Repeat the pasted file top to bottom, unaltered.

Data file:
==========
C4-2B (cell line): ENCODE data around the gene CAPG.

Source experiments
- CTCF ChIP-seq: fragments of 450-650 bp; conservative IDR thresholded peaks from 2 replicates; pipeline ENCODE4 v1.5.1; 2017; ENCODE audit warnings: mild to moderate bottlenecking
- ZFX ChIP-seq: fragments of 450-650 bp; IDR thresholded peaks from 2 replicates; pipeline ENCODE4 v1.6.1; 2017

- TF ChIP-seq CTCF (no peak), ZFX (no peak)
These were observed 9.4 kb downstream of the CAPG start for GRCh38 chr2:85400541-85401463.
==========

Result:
C4-2B (cell line): ENCODE data around the gene CAPG.

Source experiments
- CTCF ChIP-seq: fragments of 450-650 bp; conservative IDR thresholded peaks from 2 replicates; pipeline ENCODE4 v1.5.1; 2017; ENCODE audit warnings: mild to moderate bottlenecking
- ZFX ChIP-seq: fragments of 450-650 bp; IDR thresholded peaks from 2 replicates; pipeline ENCODE4 v1.6.1; 2017

- TF ChIP-seq CTCF (no peak), ZFX (no peak)
These were observed 9.4 kb downstream of the CAPG start for GRCh38 chr2:85400541-85401463.